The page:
Trapp points to a long history of GSMA standards that were “designed to fail” – such as picture messaging and the uber-architecture IMS. RCSe will be another one, he predicts. Without widespread handset support it’s not going to become ubiquitous, and even if it does, users will be hit by roaming costs and interoperability issues. But OTT players merely need an IP connection for their apps. Their apps are downloaded virally. They’re in with a shout. But they need help.
I found the most intriguing part of the OTT proposition that Tyntec envisages is that it offers telcos a cut of the revenue from new services, and increases demand for their services in unexpected ways.
Pinger’s TextFree makes a good case study.
How mobile operators can profit from OTT
Pinger’s TextFree is hugely popular with US teens, running on iPhone, iPad, iPod Touch and Android gear: its users sent 2 billion messages in January, the company says, and it reached profitability two years ago.
Pinger offers its users a real-world telephone number and they can call anybody in the world.
“The only way to bridge the web with the telephony world is with a real number,” reckons Tyntec’s Giovanni Benini. This has been allocated out of a pool reserved by Tyntec.
It all works thanks to the way termination fees are handled. Tyntec terminates all the calls, and so long as Pinger users receive as many calls from the "network" as they make outside the network, the inbound and outbound termination fees are balanced. A counter on the Pinger app tells the user whether they’re in balance.
Tyntec’s part in this is providing the numbers it has obtained from a huge international pool, but more importantly, because it terminates the calls, divvying up those termination fees. Pinger, which was co-founded by top Palm and Handspring exec Joe Sipher – a voice of common sense in the Valley when I reported from there - also makes money from advertising.
I saw a number of services using Tyntec’s tt.one gateway – which is what it calls the servers that sit in a telco, doing the transcoding and translating between the GSM world and the OTT players. One is online dating, providing anonymous communication. Another is customer engagement marketing, again, providing an ad hoc disposable number that can be called or texted.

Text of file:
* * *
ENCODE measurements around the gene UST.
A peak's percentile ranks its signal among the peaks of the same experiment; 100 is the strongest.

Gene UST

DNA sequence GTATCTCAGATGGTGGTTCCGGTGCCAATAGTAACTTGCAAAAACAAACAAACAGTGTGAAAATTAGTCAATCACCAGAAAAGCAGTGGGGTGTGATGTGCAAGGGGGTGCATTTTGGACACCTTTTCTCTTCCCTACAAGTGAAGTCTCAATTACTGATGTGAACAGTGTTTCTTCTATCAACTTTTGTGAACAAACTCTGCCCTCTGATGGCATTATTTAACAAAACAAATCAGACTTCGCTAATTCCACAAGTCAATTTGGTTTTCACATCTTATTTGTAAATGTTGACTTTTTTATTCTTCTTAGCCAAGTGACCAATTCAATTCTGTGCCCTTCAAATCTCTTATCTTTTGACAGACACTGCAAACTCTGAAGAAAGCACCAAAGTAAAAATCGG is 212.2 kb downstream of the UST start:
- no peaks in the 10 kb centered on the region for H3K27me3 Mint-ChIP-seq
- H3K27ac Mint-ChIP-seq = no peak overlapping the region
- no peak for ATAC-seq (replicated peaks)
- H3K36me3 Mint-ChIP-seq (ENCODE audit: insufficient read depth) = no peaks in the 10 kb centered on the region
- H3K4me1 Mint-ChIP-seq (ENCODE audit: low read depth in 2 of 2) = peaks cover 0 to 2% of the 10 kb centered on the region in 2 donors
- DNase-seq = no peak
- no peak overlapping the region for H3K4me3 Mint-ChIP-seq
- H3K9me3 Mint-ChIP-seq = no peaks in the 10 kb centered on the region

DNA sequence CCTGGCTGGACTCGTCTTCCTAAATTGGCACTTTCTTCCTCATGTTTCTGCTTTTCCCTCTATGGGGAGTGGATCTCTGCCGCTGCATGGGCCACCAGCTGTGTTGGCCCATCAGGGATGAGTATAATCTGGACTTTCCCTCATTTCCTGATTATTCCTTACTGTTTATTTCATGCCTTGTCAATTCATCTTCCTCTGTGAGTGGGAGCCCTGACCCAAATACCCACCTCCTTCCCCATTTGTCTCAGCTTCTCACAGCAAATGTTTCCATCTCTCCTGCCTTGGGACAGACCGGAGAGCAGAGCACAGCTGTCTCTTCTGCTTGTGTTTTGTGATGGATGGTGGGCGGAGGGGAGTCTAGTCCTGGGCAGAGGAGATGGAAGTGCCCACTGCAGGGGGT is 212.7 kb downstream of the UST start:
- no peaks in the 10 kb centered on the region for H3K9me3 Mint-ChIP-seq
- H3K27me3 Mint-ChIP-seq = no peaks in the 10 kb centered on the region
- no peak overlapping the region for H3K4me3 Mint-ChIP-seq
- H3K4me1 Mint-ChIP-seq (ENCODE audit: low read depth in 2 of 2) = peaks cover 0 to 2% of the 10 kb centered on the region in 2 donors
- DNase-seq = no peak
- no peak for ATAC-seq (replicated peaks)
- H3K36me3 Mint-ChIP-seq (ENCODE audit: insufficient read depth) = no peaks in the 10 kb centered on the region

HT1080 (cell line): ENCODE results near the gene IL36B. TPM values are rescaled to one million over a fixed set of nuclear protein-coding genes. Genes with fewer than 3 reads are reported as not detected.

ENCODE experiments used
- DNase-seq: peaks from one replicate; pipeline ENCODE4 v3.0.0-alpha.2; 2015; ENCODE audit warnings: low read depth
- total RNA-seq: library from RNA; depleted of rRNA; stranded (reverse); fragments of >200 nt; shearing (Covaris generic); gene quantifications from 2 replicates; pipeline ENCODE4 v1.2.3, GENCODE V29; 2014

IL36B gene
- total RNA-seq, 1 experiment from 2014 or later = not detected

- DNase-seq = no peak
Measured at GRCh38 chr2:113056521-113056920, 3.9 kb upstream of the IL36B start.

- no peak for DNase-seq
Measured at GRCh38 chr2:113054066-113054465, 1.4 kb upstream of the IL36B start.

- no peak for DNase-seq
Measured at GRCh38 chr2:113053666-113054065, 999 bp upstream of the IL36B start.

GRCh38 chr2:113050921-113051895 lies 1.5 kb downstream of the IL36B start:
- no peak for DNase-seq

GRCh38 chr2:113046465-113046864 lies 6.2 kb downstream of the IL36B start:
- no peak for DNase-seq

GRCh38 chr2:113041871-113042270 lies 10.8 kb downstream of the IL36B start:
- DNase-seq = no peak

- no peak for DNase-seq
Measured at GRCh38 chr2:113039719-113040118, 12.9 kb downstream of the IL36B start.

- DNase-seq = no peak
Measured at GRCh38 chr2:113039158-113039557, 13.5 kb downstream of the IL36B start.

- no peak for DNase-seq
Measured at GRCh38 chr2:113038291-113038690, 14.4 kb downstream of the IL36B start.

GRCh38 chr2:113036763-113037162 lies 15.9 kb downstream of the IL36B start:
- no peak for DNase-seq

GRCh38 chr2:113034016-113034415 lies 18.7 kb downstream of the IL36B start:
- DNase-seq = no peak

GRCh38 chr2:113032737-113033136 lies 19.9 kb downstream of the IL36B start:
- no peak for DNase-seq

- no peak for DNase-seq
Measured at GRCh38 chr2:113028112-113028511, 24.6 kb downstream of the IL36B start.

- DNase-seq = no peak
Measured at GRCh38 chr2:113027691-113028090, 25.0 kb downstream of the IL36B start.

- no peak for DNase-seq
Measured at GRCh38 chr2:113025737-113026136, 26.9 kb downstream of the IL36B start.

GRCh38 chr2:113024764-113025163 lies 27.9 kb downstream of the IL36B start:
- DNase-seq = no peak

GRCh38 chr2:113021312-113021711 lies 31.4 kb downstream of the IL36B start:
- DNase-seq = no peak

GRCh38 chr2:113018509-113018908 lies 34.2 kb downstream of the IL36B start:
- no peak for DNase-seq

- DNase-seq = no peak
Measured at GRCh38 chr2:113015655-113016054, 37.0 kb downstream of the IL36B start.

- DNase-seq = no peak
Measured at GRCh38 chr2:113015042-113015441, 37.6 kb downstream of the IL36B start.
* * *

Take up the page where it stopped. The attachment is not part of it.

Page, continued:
And if a small startup Pinger can become the face of mobile – why can’t Facebook? Facebook already has more users than any mobile network, and some people already spend more time inside Facebook than they do watching TV. The signs are that it’s already experimenting with telephony; at Barcelona it’s announced billing relationships with the world’s largest carriers.
And that would have seismic effects on a telco industry anxious about cannibalisation and fretting about data.
Martin Geddes, who founded Telco 2.0 consultancy and has worked at BT and Sprint, lays out the telco’s troubles in a stirring and brutal diagnosis called Peak Telco.
“The traditional vendors are dying. Their multi-year cycle times are hopelessly mismatched to the environment. In their place, a raft of 'internet-time' startups are taking their place, filling in the missing features that decades of neglect of the voice and messaging business have left behind,” writes Geddes.
“You mean I still can’t record and search my calls in 2012? Wow!”
Disruptive Analysis’ Dean Bubley has been writing about the OTTs for as long as anyone, and is bullish about their chances of success. He said: “RCSe was last year’s initiative by GSMA and RCS was four years ago. What we’re really talking about is coalitions of the losers.
“All it takes is one operator to break ranks – like Free Mobile has done in France. One operator has to say, you know what? We’re actually more accountable to our shareholders than the GSMA.”
But there are quite a few pratfalls and potholes standing between the OTTs and industry leadership. Some of these could be fatal. In the next part, I’ll look at a few. ®